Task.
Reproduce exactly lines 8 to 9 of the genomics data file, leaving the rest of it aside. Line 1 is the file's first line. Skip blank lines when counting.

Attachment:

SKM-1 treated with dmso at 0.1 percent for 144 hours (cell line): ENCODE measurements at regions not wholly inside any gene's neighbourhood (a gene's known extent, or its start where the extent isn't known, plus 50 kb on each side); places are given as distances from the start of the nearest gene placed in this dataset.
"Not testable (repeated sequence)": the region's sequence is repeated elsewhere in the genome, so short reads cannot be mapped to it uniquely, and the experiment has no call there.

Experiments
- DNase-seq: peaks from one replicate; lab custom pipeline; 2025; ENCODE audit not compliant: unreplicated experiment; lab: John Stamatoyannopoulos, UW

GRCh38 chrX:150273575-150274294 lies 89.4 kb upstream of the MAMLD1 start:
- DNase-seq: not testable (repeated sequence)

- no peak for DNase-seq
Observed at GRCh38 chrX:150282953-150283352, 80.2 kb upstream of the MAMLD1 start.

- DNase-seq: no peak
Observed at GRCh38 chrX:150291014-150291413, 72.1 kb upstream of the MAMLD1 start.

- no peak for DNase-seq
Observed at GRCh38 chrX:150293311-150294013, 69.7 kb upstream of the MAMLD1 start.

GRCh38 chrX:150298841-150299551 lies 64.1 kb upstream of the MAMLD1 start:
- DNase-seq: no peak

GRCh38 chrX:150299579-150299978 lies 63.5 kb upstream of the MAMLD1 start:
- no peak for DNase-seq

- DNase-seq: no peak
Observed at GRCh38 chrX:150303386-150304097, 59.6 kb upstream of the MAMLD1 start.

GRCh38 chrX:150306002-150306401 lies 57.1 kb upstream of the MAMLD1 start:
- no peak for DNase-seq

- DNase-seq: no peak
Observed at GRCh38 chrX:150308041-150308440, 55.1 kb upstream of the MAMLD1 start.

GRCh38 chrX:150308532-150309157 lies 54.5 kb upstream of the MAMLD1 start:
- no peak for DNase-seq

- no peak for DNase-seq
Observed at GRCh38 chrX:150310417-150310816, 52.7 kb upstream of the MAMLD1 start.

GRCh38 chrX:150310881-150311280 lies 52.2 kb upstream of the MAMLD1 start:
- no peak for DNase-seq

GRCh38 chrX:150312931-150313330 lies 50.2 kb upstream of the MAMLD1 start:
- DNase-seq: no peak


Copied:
Observed at GRCh38 chrX:150282953-150283352, 80.2 kb upstream of the MAMLD1 start.

- DNase-seq: no peak